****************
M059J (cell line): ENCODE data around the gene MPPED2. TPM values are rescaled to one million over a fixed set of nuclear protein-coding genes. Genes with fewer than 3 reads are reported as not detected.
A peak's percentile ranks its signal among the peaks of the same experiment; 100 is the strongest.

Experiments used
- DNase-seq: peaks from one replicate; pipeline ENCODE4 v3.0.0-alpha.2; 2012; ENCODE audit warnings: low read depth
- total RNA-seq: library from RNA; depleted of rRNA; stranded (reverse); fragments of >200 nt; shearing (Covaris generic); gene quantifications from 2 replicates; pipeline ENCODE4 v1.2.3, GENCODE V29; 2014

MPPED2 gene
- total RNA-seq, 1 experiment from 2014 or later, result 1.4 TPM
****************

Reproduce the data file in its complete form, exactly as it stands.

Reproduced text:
M059J (cell line): ENCODE data around the gene MPPED2. TPM values are rescaled to one million over a fixed set of nuclear protein-coding genes. Genes with fewer than 3 reads are reported as not detected.
A peak's percentile ranks its signal among the peaks of the same experiment; 100 is the strongest.

Experiments used
- DNase-seq: peaks from one replicate; pipeline ENCODE4 v3.0.0-alpha.2; 2012; ENCODE audit warnings: low read depth
- total RNA-seq: library from RNA; depleted of rRNA; stranded (reverse); fragments of >200 nt; shearing (Covaris generic); gene quantifications from 2 replicates; pipeline ENCODE4 v1.2.3, GENCODE V29; 2014

MPPED2 gene
- total RNA-seq, 1 experiment from 2014 or later, result 1.4 TPM